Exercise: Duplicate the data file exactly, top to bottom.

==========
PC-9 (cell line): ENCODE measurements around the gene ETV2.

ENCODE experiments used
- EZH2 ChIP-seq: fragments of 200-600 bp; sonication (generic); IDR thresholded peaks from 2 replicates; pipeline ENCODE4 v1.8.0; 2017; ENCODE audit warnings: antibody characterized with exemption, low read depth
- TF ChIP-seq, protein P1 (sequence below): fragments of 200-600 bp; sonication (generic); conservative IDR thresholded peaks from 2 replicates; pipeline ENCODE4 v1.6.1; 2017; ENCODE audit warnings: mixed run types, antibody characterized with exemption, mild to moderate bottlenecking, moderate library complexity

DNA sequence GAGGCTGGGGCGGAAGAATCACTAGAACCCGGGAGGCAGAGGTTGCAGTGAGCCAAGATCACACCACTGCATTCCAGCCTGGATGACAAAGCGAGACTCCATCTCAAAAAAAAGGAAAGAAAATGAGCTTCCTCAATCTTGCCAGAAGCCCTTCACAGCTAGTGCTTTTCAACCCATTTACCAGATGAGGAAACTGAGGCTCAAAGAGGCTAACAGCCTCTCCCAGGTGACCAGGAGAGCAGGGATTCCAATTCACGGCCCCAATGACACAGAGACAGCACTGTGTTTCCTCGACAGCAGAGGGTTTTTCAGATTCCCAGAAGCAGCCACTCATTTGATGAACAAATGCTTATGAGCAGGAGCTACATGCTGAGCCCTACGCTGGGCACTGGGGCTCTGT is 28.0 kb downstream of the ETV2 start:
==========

PC-9 (cell line): ENCODE measurements around the gene ETV2.

ENCODE experiments used
- EZH2 ChIP-seq: fragments of 200-600 bp; sonication (generic); IDR thresholded peaks from 2 replicates; pipeline ENCODE4 v1.8.0; 2017; ENCODE audit warnings: antibody characterized with exemption, low read depth
- TF ChIP-seq, protein P1 (sequence below): fragments of 200-600 bp; sonication (generic); conservative IDR thresholded peaks from 2 replicates; pipeline ENCODE4 v1.6.1; 2017; ENCODE audit warnings: mixed run types, antibody characterized with exemption, mild to moderate bottlenecking, moderate library complexity

DNA sequence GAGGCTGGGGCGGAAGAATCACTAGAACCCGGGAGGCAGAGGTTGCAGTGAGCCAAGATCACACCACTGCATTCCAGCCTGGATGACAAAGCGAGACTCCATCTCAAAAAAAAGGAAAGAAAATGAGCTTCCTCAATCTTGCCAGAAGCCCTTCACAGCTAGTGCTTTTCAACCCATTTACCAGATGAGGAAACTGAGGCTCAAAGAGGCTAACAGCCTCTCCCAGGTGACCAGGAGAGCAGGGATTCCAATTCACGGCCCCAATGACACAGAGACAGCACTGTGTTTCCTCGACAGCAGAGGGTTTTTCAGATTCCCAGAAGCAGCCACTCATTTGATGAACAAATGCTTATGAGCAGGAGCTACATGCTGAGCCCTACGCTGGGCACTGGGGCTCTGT is 28.0 kb downstream of the ETV2 start: